Perennial crops have perennial challenges, and one of our more persistent ones is the disease known as fairy ring.

Treatments are planned very carefully, with team members listing the top producing bogs that aren’t marked for renovation and setting priorities for what remains.

Dr. Peter Oudemans has run several ongoing fairy ring experiments on some of Pine Island’s established beds, looking at different treatments, and using drones to evaluate the progress.

“Fairy ring already messes up the canopy. It kills the edge, but then it leaves the center as a scar on the bed and also reduces yield,” Peter says. There have been some treatments for the centers of those rings to help them recover and help with the scarring, such as slow release fertilizers. And, of course, our team plans renovations carefully. “The best thing is not having to deal with it in the first place,” says manager Mike Haines. “That’s a huge focus when we assign a bog for renovation. Attention to detail in renovation and thinking about it thoroughly and critically are important so you can avoid having to do all this stuff later.”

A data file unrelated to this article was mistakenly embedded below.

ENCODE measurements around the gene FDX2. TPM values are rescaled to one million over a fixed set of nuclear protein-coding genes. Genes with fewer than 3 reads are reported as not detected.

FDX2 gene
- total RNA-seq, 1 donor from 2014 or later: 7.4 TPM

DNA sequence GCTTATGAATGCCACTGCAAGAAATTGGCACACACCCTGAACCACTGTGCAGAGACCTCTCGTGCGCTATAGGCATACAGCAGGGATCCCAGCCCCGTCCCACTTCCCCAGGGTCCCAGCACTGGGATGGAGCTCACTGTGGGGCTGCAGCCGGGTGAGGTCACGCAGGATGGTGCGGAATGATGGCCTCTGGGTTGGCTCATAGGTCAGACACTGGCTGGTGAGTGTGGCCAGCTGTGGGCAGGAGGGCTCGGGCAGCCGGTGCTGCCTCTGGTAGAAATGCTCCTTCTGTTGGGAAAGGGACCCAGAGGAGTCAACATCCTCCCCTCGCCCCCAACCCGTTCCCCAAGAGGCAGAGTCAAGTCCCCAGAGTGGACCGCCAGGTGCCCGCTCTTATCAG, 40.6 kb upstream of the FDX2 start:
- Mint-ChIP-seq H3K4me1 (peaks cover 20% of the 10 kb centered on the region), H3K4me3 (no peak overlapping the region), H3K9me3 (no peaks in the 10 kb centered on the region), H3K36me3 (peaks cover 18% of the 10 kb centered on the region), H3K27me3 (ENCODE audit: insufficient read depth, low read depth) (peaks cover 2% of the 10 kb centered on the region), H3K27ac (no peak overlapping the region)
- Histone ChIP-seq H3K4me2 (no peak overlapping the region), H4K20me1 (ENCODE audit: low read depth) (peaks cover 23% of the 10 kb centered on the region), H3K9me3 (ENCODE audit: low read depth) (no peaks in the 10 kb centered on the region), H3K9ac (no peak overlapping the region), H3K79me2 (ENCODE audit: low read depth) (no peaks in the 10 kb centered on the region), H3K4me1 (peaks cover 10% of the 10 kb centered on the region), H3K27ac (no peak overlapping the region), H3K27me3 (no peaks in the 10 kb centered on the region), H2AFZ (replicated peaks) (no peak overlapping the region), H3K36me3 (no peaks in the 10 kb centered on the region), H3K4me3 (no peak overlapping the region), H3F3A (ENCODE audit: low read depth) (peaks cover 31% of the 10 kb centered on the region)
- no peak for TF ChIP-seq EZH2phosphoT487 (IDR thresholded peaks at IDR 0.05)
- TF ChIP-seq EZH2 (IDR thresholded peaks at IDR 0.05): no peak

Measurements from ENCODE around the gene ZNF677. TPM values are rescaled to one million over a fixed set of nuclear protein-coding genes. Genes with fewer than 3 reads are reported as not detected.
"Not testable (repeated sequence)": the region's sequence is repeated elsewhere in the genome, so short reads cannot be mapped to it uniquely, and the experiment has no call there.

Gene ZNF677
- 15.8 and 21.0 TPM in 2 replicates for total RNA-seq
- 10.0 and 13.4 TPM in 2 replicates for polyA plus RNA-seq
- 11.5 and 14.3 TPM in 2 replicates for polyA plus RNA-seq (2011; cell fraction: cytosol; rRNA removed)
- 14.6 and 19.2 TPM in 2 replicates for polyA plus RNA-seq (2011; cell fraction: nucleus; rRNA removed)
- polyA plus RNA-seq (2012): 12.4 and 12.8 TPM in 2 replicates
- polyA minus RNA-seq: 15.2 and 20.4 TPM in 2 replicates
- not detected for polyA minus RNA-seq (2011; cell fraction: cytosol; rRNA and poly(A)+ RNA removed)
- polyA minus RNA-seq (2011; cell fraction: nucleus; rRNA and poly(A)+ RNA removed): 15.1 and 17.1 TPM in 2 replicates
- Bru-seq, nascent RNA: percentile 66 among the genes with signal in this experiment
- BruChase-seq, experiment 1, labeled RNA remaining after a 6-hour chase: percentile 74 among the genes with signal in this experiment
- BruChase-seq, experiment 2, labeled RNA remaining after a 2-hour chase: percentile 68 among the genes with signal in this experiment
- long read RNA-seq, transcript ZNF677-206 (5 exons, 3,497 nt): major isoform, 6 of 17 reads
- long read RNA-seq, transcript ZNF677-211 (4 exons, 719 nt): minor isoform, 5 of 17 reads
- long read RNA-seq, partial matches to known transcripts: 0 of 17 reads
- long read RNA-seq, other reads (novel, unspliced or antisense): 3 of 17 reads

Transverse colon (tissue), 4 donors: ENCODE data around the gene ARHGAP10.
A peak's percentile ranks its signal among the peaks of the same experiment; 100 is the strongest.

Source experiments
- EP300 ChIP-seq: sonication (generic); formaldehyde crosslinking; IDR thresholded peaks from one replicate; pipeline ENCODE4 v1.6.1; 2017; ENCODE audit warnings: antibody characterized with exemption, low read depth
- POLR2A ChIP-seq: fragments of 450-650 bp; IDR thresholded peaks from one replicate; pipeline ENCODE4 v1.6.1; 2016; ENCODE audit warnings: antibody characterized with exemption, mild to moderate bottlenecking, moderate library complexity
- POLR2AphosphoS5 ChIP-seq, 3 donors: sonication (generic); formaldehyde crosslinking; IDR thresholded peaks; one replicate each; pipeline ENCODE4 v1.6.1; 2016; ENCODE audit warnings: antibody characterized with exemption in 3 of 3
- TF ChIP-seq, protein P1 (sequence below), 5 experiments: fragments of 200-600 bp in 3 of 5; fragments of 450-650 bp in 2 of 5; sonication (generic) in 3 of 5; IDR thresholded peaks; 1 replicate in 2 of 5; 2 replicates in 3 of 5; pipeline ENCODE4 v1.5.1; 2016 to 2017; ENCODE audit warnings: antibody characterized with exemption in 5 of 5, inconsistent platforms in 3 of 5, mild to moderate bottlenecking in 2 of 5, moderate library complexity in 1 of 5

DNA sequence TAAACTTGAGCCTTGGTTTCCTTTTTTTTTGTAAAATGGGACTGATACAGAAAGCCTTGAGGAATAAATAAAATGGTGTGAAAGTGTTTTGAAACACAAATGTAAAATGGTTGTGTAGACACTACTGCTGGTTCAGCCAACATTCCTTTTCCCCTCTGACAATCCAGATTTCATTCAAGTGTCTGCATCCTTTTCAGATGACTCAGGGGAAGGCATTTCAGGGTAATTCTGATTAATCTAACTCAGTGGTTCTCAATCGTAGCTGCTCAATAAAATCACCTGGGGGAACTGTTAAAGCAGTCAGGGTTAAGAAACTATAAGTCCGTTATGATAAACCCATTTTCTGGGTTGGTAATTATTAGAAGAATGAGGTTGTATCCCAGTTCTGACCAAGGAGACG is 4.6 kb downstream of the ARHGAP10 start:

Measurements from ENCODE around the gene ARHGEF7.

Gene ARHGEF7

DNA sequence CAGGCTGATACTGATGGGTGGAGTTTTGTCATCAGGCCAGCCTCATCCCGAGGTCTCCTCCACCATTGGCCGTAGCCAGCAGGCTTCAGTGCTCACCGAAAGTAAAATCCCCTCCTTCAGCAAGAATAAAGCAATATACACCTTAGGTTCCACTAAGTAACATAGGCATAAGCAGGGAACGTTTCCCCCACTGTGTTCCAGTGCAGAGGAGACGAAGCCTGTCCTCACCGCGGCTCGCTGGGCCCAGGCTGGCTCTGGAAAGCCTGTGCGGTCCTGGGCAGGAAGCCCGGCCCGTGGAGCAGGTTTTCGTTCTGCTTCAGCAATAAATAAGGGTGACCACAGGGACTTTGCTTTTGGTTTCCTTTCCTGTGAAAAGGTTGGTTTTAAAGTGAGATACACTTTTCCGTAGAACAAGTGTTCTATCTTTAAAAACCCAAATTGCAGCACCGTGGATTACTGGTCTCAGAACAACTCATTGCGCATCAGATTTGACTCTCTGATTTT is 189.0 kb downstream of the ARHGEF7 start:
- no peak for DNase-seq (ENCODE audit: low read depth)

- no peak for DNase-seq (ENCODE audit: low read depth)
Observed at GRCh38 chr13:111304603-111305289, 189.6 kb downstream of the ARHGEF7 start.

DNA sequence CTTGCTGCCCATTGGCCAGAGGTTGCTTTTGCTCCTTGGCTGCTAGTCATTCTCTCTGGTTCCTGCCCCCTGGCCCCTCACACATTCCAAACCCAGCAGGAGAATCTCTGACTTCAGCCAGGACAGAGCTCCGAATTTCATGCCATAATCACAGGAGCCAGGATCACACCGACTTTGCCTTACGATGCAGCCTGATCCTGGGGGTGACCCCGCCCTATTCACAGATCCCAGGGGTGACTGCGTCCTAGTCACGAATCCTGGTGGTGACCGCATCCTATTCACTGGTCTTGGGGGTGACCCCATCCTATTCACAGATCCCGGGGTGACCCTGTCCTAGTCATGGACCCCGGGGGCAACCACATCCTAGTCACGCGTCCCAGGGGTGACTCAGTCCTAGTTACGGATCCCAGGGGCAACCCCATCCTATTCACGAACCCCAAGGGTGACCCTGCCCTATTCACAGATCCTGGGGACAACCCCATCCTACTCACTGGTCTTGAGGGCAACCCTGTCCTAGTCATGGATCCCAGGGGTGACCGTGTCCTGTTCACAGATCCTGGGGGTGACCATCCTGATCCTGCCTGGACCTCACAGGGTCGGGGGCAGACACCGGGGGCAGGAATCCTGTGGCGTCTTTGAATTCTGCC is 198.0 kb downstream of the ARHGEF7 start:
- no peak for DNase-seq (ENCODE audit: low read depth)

Unfortunately other things like weather, drainage, and pests can cause problems as well. When it’s feasible, instead of tearing out an entire bog, our team will sometimes hand plant only the sections that have been affected.

Usually the rooted cuttings are trimmed, but currently the nursery does not keep a full staff at all times for social distancing reasons. “That makes the cuttings too long for the planters, but with small patches like these we’d be hand planting anyway,” says Tug Haines. “It also makes it easier for the guys to space themselves out.”

And, of course, as we come into the bloom period, our team will continue to make considered decisions about plant nutrition as well!

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